The state has awarded to the local school districts basic foundation aid for each of the voucher students, but the amount of each voucher in many cases has significantly exceeded the amount of per-pupil state aid coming to the district. In many of these districts which primarily serve students in poverty, the state has been extracting more money for each voucher student to carry out of the school district budget than it spends on each student who remains in the district’s public schools. Many of the students taking vouchers out of the school district budget have never been enrolled in the district’s public schools and have always attended private schools. Heintz reminded viewers that in his district, 95 percent of students taking vouchers have never been enrolled in the school district.
The lawsuit, as filed, delineates the losses in public school funding for Heintz’s district, one of the plaintiff districts: “The Cleveland Heights-University Heights City School District… is expected to receive from the state of Ohio a total of approximately $5.6 million in foundation funding for Fiscal Year 2022 to educate the 5,000 students who attend its schools. The state of Ohio, however, will pay out over $11 million for private school tuition to the approximately 1,800 EdChoice Voucher recipients residing within the Cleveland Heights-University Heights City School District in Fiscal Year 2022. In other words, approximately twice as much public funding will be paid in Fiscal Year 2022 for private school tuition for CH-UH residents as the foundation funding allotted to the entire student body of the Cleveland Heights-University Heights District.”
Fourth — EdChoice Vouchers have exacerbated white flight.
In a number of school districts, EdChoice vouchers have accelerated racial segregation, as white students have taken the vouchers to attend private schools. At the press conference where the lawsuit was announced, a member of the Richmond Heights Local Schools Board of Education, Nneka Jackson explained how, in her Cleveland suburban school district, EdChoice Vouchers have increased racial isolation: “If someone tells you this is about helping poor minority children, hook them up to a lie detector test ASAP and stand back because the sparks are going to fly… About 40 percent of Richmond Heights residents are white. Before the EdChoice private school voucher program, about 26 percent of the students in the Richmond Heights School District were white and 74 percent were students of color. Today, after EDChoice, Richmond Heights is three percent white and 97 percent students of color. Private schools are allowed to discriminate, plain and simple, based on disability, disciplinary records, academic standing, religion and financial status. These are often proxies for race and other protected characteristics. Ohio is essentially engaged in state-sponsored discrimination in admissions and retention. You know who can’t do this? Public schools. Common schools.”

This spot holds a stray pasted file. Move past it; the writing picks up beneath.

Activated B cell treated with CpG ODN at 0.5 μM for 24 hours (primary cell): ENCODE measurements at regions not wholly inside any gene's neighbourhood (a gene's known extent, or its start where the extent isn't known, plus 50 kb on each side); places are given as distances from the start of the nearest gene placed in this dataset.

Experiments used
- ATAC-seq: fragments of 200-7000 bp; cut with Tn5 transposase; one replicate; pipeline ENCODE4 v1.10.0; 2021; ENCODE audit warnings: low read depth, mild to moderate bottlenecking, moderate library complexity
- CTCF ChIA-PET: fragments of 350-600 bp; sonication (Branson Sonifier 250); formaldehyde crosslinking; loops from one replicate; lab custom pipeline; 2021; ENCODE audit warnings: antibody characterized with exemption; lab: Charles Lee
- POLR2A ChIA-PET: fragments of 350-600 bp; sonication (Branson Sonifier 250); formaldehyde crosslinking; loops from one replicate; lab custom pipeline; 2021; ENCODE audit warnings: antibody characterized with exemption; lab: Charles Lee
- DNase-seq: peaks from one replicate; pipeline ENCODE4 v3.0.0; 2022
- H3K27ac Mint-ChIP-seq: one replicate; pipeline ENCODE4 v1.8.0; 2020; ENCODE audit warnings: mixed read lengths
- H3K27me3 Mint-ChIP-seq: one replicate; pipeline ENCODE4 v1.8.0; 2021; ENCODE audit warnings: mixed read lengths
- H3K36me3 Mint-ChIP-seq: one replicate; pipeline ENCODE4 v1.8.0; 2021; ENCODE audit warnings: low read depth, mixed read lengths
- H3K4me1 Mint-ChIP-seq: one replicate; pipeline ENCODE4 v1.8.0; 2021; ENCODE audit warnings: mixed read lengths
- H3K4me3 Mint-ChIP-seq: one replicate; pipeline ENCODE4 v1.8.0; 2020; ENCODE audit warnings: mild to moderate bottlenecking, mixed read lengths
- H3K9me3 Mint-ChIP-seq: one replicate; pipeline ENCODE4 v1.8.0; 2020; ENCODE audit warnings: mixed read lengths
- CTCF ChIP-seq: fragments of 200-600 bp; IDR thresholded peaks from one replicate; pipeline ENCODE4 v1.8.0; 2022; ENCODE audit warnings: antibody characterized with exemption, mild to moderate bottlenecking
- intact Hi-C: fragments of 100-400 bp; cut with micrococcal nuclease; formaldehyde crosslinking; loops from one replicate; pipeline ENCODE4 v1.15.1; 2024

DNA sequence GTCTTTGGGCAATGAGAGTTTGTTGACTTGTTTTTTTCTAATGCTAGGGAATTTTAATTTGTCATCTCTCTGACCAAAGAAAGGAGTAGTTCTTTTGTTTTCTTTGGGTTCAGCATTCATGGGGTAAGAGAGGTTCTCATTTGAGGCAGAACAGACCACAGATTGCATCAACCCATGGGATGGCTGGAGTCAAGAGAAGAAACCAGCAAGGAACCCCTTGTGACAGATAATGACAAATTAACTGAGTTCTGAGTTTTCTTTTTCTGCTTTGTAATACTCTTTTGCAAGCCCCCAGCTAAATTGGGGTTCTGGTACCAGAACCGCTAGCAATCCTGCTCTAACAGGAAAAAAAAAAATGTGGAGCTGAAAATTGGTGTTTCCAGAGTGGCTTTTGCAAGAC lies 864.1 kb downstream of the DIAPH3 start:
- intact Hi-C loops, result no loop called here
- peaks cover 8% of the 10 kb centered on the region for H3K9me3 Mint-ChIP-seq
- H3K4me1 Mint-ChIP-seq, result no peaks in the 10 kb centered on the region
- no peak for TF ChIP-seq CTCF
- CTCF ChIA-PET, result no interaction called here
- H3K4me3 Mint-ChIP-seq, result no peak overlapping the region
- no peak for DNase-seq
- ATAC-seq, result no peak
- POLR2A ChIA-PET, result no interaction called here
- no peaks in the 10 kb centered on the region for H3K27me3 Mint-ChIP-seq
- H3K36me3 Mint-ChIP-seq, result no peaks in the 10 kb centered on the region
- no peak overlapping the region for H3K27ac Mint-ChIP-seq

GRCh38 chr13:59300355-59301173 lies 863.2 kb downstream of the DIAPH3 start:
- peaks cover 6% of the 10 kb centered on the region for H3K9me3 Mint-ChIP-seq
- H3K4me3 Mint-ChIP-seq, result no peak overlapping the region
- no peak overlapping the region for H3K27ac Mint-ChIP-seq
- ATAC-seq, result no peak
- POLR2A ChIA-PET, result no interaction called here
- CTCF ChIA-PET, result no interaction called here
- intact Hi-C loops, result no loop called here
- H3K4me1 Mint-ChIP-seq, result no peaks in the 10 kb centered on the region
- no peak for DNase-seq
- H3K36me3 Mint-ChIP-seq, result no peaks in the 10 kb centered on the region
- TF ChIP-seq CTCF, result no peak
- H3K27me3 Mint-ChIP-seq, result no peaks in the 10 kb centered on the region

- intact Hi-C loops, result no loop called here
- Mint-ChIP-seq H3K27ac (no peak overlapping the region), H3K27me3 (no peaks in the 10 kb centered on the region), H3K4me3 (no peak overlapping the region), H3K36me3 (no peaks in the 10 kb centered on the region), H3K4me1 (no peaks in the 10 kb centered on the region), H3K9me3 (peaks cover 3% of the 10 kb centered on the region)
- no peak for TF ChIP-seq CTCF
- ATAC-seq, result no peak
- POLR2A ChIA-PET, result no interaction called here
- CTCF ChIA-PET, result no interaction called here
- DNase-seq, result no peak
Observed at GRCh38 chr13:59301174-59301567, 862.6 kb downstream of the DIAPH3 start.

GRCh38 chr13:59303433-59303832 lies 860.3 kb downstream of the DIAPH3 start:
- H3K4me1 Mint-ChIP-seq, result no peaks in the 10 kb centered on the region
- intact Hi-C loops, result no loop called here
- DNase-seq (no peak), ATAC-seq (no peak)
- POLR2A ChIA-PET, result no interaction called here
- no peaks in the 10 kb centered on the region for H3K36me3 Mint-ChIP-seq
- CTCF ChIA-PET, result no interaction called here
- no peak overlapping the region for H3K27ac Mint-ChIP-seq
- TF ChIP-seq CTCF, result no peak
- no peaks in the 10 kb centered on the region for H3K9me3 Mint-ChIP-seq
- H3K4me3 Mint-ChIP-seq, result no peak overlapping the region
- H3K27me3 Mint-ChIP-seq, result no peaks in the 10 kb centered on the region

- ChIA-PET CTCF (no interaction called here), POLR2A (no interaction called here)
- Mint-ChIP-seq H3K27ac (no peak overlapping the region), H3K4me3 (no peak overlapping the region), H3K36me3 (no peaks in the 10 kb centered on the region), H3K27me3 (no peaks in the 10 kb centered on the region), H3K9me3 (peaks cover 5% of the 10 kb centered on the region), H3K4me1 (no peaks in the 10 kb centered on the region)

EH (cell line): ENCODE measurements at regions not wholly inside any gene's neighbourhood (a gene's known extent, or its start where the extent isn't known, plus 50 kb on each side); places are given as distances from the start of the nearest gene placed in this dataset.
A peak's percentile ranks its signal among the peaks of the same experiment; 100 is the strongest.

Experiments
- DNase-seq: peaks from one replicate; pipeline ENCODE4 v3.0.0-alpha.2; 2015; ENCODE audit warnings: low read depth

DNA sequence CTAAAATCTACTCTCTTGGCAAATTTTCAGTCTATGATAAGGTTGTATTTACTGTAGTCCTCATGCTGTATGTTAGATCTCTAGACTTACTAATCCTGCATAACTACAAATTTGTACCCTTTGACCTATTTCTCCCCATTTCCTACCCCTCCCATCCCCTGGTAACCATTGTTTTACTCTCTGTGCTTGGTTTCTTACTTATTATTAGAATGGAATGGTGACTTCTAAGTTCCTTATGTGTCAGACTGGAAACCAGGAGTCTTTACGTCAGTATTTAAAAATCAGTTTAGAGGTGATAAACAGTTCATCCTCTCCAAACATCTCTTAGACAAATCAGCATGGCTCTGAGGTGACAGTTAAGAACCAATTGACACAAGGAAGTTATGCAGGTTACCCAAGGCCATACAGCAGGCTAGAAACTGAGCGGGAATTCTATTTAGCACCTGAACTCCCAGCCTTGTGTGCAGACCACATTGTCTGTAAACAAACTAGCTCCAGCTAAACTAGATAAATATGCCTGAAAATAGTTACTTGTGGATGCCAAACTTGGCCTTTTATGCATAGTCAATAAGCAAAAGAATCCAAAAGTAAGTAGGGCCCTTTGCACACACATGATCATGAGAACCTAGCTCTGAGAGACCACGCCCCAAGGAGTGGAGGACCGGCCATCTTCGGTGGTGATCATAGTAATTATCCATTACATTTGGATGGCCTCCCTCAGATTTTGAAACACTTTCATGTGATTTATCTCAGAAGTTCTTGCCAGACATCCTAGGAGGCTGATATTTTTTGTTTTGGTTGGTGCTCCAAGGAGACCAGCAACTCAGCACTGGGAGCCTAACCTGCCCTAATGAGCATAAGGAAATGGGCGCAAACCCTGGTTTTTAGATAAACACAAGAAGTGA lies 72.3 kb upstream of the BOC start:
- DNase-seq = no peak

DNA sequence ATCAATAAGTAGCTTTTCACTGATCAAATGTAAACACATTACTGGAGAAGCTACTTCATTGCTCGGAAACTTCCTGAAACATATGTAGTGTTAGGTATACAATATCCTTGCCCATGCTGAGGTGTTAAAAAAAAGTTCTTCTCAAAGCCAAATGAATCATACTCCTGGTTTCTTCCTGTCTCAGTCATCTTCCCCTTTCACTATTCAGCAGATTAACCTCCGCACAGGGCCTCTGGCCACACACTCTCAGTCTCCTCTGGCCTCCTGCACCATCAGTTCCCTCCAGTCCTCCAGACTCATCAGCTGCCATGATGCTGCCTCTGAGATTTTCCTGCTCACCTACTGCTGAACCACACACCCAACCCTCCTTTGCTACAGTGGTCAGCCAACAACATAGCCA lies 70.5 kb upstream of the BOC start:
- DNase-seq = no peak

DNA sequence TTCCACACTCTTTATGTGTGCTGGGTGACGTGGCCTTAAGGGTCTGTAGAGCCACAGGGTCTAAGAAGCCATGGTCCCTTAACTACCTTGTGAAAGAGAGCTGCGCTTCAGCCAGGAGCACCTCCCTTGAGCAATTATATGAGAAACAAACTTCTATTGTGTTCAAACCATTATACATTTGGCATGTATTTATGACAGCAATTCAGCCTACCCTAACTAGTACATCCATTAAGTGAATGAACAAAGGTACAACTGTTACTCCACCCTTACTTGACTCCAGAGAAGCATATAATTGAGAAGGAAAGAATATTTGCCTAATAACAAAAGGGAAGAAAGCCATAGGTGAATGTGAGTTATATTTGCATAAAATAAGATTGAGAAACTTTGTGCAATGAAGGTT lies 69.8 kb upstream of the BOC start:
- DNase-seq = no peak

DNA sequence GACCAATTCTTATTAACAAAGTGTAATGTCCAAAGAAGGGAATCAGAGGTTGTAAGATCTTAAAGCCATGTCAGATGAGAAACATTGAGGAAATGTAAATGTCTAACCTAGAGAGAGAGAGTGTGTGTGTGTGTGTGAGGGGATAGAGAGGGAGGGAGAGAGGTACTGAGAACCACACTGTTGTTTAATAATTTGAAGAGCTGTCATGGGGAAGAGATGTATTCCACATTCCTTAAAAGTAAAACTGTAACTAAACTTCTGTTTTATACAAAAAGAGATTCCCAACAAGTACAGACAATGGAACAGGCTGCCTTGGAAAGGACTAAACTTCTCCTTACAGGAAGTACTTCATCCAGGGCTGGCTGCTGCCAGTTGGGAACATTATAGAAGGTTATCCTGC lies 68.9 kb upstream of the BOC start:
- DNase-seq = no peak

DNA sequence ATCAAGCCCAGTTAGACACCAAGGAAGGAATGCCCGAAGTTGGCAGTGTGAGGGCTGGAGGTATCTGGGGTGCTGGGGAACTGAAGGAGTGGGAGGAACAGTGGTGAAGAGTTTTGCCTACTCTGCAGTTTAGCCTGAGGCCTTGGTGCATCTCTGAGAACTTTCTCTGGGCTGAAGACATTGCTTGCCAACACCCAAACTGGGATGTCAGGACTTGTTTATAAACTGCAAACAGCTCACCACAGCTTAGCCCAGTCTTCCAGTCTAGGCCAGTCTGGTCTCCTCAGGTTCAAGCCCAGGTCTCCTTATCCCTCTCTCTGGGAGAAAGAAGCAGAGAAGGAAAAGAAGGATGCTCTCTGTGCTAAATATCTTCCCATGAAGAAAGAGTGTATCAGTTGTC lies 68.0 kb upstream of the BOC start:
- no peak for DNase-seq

Fifth — By expanding the EdChoice Voucher program in the FY2022-2023 state budget, the legislature made it impossible to fully phase in the new Fair School Funding plan it passed in the same state budget.
The state ended school district deduction finding for EdChoice Vouchers in the FY 2022-FY2023 state budget and will fund the vouchers out of the state’s public school foundation budget. In the very same the FY 2022-FY2023 state budget, the legislature passed a new Fair School Funding Plan. By expanding EdChoice Vouchers, the state has rendered itself unable to fully phase in the Fair School Funding Plan.
The lawsuit declares: “Under House Bill 110, in the state budget bill recently passed by the General Assembly, effective June 30, 2021, the EdChoice Program has been greatly expanded both in terms of eligibility for the EdChoice Program and its scope. Indeed, HB 110 eliminates previous limits on the number of EdChoice Program vouchers the Ohio Department of Education can approve… Because public funds are finite, funding EdChoice Program Vouchers out of the foundation funding designated for public school districts inevitably depletes the resources designated by the legislature for educating Ohio’s public school students… HB 110 initially incorporated the salient features of the… Fair School Funding Plan, a bipartisan effort to fund Ohio’s public schools adequately and equitably as required by the Ohio Supreme Court in DeRolph v. State…. However, due to the ballooning effects of the EdChoice Program, the enacted version of HB 110 funded only up to one-third of the increases required by the proposed Fair School Funding Plan over the next two fiscal years.”
The Vouchers Hurt Ohio lawsuit challenges a state program that has exacerbated systemic racial and economic injustice.
Learn more about the EdChoice voucher litigation
VOUCHERS HURT OHIO